While many Suns fans have considered whether they should make a deadline move for a name like Kemba Walker, the original plan of #TheTimeline was to grow and develop a core together. The main pillar is in place with Devin Booker — which includes vital pieces like Josh Jackson, T.J. Warren, Marquese Chriss, and Dragan Bender — but one final secondary piece is needed to push the consistent victories forward into the 2020s.
Before this season even began, general manager Ryan McDonough was preaching patience alongside newly minted VP of Basketball Operations James Jones and majority partner Robert Sarver at his press conference announcing a contract extension through 2019-2020.
As McDonough mentioned in July, the roster needs several elite players in their primes alongside many other facets, to make the Suns a championship contender consistently.
“Doing what we’re trying to do and what I think we’re on the path to doing requires some patience, it does for sure,” McDonough said. “It’s hard to win with young players in this league, we all understand that, but Robert (Sarver) touched on it a little bit, building a championship team is not easy and there’s no perfect way to do it. At the end of the day, what you need are elite players in their prime, you need several of them playing well and playing together. To me, other things as well. You need great coaching, great role players, you need a lot of health, you need a lot of luck.
So, what we’re trying to do, Robert again touched on the importance of the draft. We’re trying to primarily bring players in through the draft, not only through the draft but primarily through it and develop them together and grow the core of the team together. .. There are going to be some growing pains along the way, and we know that. When you hear Robert speak and especially James coming in with a fresh set of eyes to the situation, you kind of see the excitement and the opportunity that presents itself.”
Well, the Suns are in luck if the league’s hardest schedule begins to take its toll on their surprising start, 16-27, over the final three or so months.
Through the first six weeks of the season, the 2018 class in college basketball has taken the sports world by storm. Not only is Oklahoma’s Trae Young leading the league in points and assists per game, but other top-flight prospects such as Deandre Ayton, Marvin Bagley III, Mohamed Bamba, Jaren Jackson Jr., and Collin Sexton have made noise themselves. This also doesn’t even include Missouri wing Michael Porter Jr., who is likely out for the season after only playing 2 minutes in their season opener against Iowa State (back surgery) and international phenomenon Luka Doncic.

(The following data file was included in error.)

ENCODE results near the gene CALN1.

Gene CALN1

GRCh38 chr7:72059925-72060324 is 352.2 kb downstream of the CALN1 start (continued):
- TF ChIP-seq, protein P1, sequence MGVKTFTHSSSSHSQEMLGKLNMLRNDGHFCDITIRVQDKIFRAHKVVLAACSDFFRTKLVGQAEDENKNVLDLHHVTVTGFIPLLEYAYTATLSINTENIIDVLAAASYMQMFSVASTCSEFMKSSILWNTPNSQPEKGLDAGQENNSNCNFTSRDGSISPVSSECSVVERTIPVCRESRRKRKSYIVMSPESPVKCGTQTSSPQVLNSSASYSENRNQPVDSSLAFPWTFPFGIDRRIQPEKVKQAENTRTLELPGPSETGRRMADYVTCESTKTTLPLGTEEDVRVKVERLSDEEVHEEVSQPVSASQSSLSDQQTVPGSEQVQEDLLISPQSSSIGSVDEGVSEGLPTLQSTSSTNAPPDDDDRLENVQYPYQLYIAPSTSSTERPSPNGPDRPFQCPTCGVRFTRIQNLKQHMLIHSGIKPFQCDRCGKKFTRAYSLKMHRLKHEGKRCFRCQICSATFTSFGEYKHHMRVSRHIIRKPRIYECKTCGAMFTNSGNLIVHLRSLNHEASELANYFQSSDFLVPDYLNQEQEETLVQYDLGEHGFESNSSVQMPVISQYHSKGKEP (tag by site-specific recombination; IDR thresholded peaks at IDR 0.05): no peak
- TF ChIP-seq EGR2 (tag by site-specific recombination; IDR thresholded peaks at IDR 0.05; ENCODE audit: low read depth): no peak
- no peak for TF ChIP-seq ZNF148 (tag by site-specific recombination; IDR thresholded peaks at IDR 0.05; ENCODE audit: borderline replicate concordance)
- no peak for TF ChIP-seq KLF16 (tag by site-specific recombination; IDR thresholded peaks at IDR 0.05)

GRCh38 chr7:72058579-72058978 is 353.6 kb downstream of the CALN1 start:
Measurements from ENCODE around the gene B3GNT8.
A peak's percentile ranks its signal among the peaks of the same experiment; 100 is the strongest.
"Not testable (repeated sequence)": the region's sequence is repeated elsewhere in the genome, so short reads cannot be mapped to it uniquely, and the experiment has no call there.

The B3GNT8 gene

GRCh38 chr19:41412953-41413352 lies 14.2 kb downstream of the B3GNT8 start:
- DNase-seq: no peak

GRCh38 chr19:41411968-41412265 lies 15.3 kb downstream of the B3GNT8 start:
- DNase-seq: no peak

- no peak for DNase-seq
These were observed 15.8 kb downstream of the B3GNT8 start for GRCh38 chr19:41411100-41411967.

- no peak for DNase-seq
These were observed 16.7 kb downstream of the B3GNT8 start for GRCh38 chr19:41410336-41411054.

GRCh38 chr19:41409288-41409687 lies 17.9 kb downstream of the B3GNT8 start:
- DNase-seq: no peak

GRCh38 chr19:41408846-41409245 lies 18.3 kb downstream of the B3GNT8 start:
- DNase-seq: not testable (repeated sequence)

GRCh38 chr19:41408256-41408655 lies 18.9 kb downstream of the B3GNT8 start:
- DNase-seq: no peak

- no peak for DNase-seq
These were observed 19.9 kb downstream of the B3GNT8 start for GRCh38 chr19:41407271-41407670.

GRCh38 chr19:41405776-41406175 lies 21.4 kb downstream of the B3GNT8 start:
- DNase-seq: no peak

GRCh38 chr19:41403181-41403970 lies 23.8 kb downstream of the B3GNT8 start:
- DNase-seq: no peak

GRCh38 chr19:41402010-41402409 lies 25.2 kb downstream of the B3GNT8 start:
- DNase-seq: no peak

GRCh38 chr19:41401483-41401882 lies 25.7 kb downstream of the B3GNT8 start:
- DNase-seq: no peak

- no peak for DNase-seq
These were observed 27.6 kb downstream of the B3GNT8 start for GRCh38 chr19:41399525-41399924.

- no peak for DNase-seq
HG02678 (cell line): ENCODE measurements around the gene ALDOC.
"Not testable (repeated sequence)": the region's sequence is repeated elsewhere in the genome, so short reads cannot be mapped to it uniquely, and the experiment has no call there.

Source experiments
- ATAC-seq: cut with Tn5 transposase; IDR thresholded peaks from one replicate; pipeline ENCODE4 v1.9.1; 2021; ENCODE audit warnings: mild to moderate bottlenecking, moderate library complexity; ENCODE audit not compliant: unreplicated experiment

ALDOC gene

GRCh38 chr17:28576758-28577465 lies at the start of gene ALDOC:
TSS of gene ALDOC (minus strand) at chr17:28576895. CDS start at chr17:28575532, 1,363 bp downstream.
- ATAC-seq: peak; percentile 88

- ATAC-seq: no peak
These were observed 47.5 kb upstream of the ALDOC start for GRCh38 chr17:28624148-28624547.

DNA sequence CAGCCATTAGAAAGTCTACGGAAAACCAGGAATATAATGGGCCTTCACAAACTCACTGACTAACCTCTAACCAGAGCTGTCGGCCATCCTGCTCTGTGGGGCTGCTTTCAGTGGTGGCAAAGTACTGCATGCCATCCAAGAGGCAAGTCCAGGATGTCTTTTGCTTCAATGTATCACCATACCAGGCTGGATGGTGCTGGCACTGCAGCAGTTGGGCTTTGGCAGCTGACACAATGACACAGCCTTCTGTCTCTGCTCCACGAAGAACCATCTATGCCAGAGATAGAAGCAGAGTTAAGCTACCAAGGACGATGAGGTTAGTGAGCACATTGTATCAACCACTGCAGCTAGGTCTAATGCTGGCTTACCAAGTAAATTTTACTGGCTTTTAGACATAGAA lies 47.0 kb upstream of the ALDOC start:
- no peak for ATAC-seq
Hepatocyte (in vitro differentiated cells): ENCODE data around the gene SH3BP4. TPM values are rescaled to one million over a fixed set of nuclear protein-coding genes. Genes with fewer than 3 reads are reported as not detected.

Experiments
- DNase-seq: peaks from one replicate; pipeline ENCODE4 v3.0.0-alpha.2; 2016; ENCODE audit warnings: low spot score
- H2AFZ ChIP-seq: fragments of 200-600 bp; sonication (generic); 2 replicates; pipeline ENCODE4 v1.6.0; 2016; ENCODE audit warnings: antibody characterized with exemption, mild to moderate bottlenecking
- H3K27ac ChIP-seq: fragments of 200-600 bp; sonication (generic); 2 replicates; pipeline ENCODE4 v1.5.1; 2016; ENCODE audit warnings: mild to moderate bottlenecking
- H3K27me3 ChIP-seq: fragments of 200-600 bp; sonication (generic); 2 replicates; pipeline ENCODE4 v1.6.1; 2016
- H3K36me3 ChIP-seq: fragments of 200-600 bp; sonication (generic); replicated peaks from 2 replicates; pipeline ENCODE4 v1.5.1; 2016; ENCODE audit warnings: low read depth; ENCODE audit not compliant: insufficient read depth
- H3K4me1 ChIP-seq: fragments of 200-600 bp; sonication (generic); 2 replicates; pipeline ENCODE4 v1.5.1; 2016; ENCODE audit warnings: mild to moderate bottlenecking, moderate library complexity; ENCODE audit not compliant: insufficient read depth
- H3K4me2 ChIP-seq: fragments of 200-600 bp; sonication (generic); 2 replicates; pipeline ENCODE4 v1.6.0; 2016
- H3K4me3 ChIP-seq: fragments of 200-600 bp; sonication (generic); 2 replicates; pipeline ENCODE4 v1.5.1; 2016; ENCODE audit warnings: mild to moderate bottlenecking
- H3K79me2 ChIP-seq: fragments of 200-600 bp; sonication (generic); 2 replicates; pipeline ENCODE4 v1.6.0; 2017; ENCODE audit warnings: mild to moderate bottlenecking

Safe to say, there’s at least six, possibly eight, can’t-miss prospects in the upcoming 2018 NBA Draft. That’s a great sign for McDonough and Co. if they want to continue with their vision, possibly adding the final piece that could cause the proverbial switch to be flipped in terms of wins and losses.
Also, another area that falls in Phoenix’s favor is team needs. The Suns need to find a long-term answer either at point guard or center. Luckily, Doncic, Young, Sexton, Bamba, Ayton, Bagley, and Jackson are all right there to scour over. Another note: the only other teams likely in need of a possible PG in front currently are Orlando and Atlanta.
As the standings show at the moment, the Suns sit at No. 8 in the draft, but only 4.5 games separate them from No. 1. It’s likely the Suns end up somewhere between 27-32 wins by the end of the season, which places them in the 5-10 range most likely. With the amount of young talent assembled on this roster spearheaded by Booker taking his star leap in Year 3, that projection seems more on the realistic side.
Below, I’m going to do a quick overview of two prospects: Young and Bagley III. (Check out my in-person scouting reports on Ayton and Sexton plus Lottery Big Board 1.0 for my initial, more thorough thoughts on the top prospects.)
Trae Young, PG, Oklahoma
Ever since Thanksgiving, Young has taken the country by storm. Especially since the PK80 in Oregon, nobody has come close to matching his per game production.
32 points, 10.1 assists, 1.9 steals
Simply put, the numbers are staggering when you realize that he’s also attempting 10.3 three-pointers on average, too.
He’s the first mold it seems of the Stephen Curry era revolving around 3s + pace and space. For today’s NBA, Young is the absolute perfect fit, especially when thinking about placing Young either alongside Aaron Gordon in Orlando or Booker in Phoenix.